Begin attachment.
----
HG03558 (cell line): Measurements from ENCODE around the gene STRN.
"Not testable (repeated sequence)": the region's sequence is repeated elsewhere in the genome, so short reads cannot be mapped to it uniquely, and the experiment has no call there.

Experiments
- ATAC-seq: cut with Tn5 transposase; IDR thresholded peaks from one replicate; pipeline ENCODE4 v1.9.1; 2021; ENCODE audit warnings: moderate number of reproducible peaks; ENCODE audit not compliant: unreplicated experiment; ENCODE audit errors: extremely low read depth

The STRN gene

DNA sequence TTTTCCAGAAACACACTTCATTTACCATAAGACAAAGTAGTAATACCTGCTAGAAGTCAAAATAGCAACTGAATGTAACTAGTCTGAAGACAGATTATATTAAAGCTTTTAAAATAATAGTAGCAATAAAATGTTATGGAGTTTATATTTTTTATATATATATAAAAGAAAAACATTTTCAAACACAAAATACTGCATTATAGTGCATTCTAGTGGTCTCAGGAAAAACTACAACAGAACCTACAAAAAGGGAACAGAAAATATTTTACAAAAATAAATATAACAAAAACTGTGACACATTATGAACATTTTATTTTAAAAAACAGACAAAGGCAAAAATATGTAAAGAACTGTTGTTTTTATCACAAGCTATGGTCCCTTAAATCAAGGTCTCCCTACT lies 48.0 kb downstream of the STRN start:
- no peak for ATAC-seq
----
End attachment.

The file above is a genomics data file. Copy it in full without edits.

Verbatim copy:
HG03558 (cell line): Measurements from ENCODE around the gene STRN.
"Not testable (repeated sequence)": the region's sequence is repeated elsewhere in the genome, so short reads cannot be mapped to it uniquely, and the experiment has no call there.

Experiments
- ATAC-seq: cut with Tn5 transposase; IDR thresholded peaks from one replicate; pipeline ENCODE4 v1.9.1; 2021; ENCODE audit warnings: moderate number of reproducible peaks; ENCODE audit not compliant: unreplicated experiment; ENCODE audit errors: extremely low read depth

The STRN gene

DNA sequence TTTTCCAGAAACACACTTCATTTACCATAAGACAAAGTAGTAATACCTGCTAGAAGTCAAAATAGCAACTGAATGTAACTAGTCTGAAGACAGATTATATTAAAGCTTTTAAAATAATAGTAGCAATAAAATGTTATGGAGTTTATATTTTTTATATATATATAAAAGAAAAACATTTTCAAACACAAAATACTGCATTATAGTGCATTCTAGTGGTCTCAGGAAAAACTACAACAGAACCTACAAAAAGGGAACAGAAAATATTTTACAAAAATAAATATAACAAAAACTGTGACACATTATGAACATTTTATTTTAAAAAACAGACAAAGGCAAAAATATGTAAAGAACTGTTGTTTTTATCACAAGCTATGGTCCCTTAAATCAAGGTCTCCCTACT lies 48.0 kb downstream of the STRN start:
- no peak for ATAC-seq